Investors in Lloyds Banking Group (LSE: LLOY) (NYSE: LYG.US) had a rare old timein 2012 and 2013 when the share price more than tripled from 27p to 87p. Its not often an institution of this size turns into a three-bagger.
Last year, it soon became clear that the recovery had run its course, as it became impossible to sustain thisrateof acceleration.
Lloyds has been idling ever since, and currently trades at around 78p, marginally above its bail-out price of 73.6p. Momentum has stalled.
For me, this makes Lloyds a more tempting prospect than a year or soago, when the bandwagon was still rattling happily along.
Its A Scandal
The wider UK market also went into neutral in 2014, as company valuations struggled to play catch-up with the post-financial crisis bull run, and faltered on geopolitical worries. Lloyds was part of that process.
It was also heavily implicated inthe UK banking malaise afflicting the UK banking sector, damagedbyrate-rigging and mis-selling scandals, fine inflation, banker bashing, tax raids and the subsequent retrenchment across the industry, as Barclaysdroppedits attempts to crack Wall Street and Lloyds reduced its territorial spread from 30 nations to just six.
Lloyds also suffered personal problems, such as disappointing stress test results, investor lawsuits, its controversial plans for job cuts and branch closures, andthe PPI scandal, which has cost it12bn so far, more than any other bank.
Underlying earnings and results were far more racythan its sluggish share price performance would suggest.
Profits in 2014 rose 26% to 7.8bn. A falling loan-to-deposit ratio allowed it to reduce its dependence on wholesale funding, while risk-weighted assets fell 32bn to 240bn.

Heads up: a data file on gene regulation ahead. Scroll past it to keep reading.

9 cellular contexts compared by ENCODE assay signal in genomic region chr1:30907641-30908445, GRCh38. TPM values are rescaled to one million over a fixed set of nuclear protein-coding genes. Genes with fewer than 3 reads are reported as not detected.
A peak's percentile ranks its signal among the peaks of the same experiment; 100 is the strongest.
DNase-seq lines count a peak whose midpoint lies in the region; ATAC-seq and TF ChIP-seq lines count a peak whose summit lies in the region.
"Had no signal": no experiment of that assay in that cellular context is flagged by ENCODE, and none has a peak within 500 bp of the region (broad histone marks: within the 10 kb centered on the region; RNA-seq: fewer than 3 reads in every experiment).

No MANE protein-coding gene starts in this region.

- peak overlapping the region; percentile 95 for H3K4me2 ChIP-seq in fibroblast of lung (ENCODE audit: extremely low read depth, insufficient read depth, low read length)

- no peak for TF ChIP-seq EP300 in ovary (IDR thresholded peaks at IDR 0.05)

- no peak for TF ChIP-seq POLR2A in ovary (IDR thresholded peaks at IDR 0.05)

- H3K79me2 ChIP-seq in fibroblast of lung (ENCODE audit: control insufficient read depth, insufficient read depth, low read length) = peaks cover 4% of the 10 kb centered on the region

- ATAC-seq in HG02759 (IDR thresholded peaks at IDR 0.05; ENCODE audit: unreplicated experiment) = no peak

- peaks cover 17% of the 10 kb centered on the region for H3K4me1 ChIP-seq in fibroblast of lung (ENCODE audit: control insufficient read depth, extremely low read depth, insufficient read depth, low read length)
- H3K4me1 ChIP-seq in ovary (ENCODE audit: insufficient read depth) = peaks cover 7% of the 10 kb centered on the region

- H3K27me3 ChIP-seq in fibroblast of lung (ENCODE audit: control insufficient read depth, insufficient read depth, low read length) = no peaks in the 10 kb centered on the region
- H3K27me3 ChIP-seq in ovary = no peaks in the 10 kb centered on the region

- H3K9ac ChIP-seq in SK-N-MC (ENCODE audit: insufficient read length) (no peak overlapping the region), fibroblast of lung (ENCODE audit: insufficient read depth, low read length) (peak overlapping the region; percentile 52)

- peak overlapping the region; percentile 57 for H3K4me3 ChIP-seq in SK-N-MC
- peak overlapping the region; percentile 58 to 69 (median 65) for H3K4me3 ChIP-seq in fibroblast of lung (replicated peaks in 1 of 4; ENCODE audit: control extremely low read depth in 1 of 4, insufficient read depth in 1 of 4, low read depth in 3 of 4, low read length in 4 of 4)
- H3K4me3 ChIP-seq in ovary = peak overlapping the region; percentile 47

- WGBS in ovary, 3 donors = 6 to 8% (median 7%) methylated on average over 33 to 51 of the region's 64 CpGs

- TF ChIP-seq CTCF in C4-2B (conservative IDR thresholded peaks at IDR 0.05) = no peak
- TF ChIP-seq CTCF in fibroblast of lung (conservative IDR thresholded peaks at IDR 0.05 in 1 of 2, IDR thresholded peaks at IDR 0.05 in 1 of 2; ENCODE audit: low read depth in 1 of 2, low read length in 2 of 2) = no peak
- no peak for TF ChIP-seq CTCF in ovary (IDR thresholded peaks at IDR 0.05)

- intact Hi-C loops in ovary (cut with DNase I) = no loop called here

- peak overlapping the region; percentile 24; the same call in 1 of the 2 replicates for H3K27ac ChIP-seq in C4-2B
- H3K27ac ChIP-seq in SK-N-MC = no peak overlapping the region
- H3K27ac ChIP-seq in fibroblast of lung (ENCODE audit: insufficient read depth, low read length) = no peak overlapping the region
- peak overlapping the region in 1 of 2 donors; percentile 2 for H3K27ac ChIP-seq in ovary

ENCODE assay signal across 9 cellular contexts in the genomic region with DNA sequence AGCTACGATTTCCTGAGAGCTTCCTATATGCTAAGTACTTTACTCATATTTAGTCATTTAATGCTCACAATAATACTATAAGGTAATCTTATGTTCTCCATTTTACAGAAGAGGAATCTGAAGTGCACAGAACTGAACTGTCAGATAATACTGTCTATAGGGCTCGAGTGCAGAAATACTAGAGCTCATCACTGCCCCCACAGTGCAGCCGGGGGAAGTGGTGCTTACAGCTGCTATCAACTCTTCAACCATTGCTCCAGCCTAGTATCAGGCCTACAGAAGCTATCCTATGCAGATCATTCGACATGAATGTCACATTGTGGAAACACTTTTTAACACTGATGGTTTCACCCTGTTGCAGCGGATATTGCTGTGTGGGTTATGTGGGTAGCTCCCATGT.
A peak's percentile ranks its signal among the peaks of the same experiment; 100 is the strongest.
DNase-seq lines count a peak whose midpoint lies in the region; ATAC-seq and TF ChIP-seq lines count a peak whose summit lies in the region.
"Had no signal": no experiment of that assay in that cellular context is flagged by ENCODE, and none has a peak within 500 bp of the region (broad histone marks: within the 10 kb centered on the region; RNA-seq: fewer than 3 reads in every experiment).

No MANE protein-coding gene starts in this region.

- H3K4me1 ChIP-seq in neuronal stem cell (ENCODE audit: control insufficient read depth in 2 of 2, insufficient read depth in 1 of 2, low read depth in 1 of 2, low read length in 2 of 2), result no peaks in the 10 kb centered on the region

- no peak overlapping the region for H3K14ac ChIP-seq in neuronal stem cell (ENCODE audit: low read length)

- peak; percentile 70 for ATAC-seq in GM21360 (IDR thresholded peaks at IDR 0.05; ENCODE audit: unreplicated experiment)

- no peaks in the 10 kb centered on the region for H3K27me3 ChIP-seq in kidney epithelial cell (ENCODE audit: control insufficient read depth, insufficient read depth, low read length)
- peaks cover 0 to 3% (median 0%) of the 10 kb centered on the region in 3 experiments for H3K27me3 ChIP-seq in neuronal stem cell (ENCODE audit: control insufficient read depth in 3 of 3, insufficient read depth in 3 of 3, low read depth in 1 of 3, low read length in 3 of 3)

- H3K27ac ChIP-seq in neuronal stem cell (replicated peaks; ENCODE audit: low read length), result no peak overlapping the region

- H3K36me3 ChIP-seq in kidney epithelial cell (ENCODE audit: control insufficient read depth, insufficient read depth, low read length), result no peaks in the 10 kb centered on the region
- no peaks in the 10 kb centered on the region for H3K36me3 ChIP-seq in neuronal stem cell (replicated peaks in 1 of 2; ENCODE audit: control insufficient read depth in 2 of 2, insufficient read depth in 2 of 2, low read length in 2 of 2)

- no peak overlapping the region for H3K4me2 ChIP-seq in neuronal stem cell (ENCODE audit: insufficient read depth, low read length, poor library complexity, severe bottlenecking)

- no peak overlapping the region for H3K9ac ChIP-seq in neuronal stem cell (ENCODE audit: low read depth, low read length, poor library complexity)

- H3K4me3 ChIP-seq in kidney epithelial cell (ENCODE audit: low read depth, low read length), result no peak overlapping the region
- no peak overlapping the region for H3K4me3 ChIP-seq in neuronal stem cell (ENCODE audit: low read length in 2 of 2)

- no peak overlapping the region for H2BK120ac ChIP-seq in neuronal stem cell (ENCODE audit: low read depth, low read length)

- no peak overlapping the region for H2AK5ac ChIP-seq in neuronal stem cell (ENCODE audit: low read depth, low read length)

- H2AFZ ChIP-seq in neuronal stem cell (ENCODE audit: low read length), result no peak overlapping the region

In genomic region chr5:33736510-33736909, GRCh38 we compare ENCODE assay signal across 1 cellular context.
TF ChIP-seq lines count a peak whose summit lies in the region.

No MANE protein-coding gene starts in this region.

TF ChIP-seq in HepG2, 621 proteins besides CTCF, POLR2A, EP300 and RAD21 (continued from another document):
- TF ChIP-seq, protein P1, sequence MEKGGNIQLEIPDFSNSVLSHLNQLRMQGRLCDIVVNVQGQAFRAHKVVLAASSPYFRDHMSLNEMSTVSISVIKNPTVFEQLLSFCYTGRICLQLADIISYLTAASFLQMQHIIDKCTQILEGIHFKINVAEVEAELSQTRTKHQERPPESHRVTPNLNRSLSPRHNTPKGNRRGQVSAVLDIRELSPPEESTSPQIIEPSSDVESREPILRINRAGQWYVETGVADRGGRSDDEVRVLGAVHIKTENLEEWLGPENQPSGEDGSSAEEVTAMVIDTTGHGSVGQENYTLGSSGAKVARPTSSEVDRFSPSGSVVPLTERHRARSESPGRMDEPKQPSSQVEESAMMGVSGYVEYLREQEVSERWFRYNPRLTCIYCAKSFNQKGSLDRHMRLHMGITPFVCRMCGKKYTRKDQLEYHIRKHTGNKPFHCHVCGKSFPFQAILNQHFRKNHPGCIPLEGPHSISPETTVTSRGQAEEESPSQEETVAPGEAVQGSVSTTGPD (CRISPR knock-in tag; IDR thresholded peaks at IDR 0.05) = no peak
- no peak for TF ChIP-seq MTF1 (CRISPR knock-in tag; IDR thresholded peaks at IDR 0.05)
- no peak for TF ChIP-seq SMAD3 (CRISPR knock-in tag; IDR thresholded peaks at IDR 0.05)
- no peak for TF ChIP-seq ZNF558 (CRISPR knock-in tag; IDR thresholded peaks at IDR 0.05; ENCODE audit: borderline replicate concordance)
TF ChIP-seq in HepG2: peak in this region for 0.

Its simplification programme is cutting costs by around 2bn a year.
There is still a way to go. The election is casting a shadow over its immediate prospects, and the result will partly determine what happens to the remaining 20% taxpayer stake.
5.3% Income Next Year
Lloyds is becoming what it was before: a leaner, lower risk operation focusing on the mature UK market, with a sniff of a dividend.
It may pay a meagre 0.75p a share today, but chief executive Antonia Horta-Osorio has a medium-term goal of paying out half its company earnings as dividends.
Currently, it yields 1%, but that is forecast to hit 3.5% by the end of this year, and 5.3% by December 2016.
Devaluation isnt that demanding either,at around 9.7 times earnings.
Lloyds may have stalled over the last 15 months, but that givesyou an opportunity to jump in before the share price accelerates again.
If you can’t wait until 2016 to get base rate busting income, the FTSE 100 is packed with top stocks that are alreadypaying as much as 5% or 6% a year.
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Harvey Jones has no position in any shares mentioned. The Motley Fool UK has no position in any of the shares mentioned. We Fools don’t all hold the same opinions, but we all believe that considering a diverse range of insights makes us better investors.